I am writing in reference to “PE01623: Unelected church appointees on Local Authority Education Committees” and in my capacity as the Executive Director of The Clergy Letter Project. The Clergy Letter Project is an organization of more than 15,000 ordained members of the clergy who believe that religion and science can be fully compatible. Additionally, our members believe that religious doctrine should not influence the content of secular education. The underlying premises of The Clergy Letter Project are two-fold. On the one hand, many of those who are promoting a religious presence in secular educational institutions are doing so on very narrow grounds. In other words, in almost every case, the specific educational goals being promoted are completely at odds with the religious beliefs of many other individuals. On the other hand, many who are promoting a religious presence in secular educational institutions believe that their religious beliefs trump science when they see the two in conflict. The thousands of religious leaders who comprise The Clergy Letter Project understand that the importance of religion lies in its spiritual value rather than in any particular pronouncements about the material world.
Mandating that three religious leaders must be appointed to each Local Authority Education Committee privileges religion in a manner that is likely to do damage to the educational opportunities open to students. Let me hasten to say that there is absolutely nothing wrong with any particular religious leader serving on a Local Authority Education Committee, if that is the will of the community. As citizens, religious leaders should have all the rights that every other member of the community has. But mandating seats on the Committees for religious leaders simply because of their religious beliefs is unfair and runs the risk of severely compromising the very nature of the education the Local Committees were established to protect.
I urge you to take this petition very seriously and take steps to ensure that Scottish students receive the highest quality of education possible.
Executive Director The Clergy Letter Project
Evolution science in action
A question I’m always asked in popular lectures on evolution is this: “Are humans still evolving?” The answer I give is “Yes, but we have good evidence for such evolution in only a handful of traits: evolution of earlier reproductive maturity in females, later menopause, and selection for reduced blood pressure and a few other traits related to heart disease.” That is based on longitudinal studies of human health over decades, observing changes in these traits and presumed estimates of the genetic basis of their variation.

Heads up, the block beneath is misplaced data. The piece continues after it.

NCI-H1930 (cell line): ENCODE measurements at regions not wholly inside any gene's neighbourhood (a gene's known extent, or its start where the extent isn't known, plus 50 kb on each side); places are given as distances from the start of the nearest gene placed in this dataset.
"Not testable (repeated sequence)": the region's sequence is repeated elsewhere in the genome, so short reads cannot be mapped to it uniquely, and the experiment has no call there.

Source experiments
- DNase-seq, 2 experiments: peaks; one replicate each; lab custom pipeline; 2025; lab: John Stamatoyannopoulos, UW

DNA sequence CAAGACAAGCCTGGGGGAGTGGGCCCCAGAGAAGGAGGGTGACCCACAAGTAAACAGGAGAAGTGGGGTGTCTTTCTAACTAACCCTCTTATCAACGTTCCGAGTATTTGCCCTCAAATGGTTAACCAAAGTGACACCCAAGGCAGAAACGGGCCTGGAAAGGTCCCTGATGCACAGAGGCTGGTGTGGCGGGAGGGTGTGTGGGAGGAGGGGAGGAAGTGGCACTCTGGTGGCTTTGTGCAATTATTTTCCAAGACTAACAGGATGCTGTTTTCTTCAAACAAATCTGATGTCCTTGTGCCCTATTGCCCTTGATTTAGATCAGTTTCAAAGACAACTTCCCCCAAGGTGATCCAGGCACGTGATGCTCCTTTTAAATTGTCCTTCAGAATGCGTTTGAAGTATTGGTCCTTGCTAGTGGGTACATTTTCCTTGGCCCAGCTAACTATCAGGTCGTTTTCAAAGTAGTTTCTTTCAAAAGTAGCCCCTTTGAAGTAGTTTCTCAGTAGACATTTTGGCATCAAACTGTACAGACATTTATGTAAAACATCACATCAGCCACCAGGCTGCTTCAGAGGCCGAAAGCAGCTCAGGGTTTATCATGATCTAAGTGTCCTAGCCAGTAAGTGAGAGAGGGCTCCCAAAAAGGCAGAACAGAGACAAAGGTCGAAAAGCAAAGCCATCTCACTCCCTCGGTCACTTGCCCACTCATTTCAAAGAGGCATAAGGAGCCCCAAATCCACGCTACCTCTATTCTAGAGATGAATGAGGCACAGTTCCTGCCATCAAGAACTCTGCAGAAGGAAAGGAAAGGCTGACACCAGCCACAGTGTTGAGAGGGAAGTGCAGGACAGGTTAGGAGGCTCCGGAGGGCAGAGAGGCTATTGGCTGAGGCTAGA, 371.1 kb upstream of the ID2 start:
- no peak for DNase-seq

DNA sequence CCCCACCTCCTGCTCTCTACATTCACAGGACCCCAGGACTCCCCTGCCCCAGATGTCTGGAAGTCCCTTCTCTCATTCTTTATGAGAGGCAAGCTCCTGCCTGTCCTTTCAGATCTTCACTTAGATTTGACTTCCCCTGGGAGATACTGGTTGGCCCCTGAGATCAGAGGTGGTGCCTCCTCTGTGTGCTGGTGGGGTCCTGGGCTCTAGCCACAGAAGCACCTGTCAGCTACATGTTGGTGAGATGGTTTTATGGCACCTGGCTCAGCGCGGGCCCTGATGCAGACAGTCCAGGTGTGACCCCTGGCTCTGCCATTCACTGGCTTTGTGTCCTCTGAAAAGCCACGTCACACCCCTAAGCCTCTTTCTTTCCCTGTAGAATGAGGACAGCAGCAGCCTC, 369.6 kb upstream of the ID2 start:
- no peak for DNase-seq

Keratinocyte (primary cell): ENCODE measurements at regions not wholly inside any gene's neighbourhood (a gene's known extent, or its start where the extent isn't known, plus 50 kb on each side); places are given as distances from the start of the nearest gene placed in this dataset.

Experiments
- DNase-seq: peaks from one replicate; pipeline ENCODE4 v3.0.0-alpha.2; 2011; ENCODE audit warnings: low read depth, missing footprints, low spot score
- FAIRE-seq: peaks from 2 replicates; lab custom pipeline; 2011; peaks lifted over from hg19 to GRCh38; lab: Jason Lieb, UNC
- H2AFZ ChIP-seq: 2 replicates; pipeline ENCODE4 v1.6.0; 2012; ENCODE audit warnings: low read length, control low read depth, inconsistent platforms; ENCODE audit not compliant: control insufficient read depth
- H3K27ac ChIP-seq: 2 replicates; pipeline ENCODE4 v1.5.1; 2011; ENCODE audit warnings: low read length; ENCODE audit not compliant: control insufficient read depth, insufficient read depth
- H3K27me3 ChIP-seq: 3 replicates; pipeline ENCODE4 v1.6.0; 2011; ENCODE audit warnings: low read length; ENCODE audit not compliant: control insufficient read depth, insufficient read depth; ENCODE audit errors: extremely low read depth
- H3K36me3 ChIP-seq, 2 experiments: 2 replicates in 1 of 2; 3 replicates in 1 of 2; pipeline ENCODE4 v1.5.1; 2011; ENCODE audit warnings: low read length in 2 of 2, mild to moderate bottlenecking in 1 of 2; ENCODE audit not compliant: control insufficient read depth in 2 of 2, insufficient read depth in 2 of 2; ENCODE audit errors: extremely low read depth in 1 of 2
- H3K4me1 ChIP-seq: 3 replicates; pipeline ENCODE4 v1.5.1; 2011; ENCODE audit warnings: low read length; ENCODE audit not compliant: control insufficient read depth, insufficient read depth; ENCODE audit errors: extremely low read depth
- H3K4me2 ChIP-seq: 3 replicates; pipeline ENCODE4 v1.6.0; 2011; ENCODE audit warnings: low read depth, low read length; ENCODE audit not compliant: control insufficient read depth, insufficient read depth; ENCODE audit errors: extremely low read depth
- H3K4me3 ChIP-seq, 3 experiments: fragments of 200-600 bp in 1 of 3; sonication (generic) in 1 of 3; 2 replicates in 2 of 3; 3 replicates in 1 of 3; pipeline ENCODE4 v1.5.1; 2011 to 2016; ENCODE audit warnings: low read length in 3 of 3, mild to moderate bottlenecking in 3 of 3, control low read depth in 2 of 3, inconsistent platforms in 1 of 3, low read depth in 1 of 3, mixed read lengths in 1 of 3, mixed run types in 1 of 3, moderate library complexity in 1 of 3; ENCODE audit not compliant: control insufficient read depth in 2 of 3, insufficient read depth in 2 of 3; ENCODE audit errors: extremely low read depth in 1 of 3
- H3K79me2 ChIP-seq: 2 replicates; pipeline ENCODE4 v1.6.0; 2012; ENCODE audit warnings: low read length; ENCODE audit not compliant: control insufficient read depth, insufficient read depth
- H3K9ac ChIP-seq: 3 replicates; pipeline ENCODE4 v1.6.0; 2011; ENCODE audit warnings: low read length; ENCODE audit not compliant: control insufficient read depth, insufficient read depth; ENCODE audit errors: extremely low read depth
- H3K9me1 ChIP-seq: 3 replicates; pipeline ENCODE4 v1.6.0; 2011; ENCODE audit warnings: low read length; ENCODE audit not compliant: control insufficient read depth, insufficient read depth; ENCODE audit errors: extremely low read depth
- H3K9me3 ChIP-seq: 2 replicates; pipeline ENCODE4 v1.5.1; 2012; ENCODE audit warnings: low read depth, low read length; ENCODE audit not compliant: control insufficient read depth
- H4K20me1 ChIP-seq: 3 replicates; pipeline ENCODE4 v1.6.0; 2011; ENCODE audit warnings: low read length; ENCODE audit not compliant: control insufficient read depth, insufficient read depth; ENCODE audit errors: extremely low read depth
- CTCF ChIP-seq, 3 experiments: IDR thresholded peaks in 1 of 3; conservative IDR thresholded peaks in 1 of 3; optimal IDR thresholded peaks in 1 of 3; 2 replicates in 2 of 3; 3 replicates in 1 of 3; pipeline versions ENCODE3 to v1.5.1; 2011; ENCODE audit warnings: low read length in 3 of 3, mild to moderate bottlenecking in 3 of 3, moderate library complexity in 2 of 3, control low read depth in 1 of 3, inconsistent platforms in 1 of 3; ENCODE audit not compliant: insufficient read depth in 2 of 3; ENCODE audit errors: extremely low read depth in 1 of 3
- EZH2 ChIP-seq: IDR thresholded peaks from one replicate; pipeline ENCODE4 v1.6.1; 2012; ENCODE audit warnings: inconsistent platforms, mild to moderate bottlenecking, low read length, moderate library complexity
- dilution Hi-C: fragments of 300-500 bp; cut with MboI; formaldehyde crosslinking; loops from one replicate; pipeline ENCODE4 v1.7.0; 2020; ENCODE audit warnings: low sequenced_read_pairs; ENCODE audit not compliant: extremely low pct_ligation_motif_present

Now, however, we can, by DNA sequencing, look at DNA directly, and with some fancy statistical footwork, get an idea of which genes have changed in frequency so fast that they must have been due to positive natural selection. That’s the subject of a new paper in Science by Yair Field et al. (reference and free download below). The authors conclude that several…
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And you can see a fuller version of the story in the Herald online here.
Why sign? For the moment, I’ll just repeat what I said yesterday:
Three of the full voting members of every Local Authority Education Committee in Scotland are unelected nominees of the Churches, whether the voters or their elected representatives want them there or not.
And because this is Scotland, a country that regards its people with respect, the petition process means something. Enough, in this case, to actually change things. The petition will be discussed by Holyrood’s Public Petitions Committee, who will, we hope, pass it on to the Education and Skills Committee, the Government will be asked to state its position, the Educational Institute of Scotland, the Consortium of Scottish Local Authorities, and other interested parties will be written to …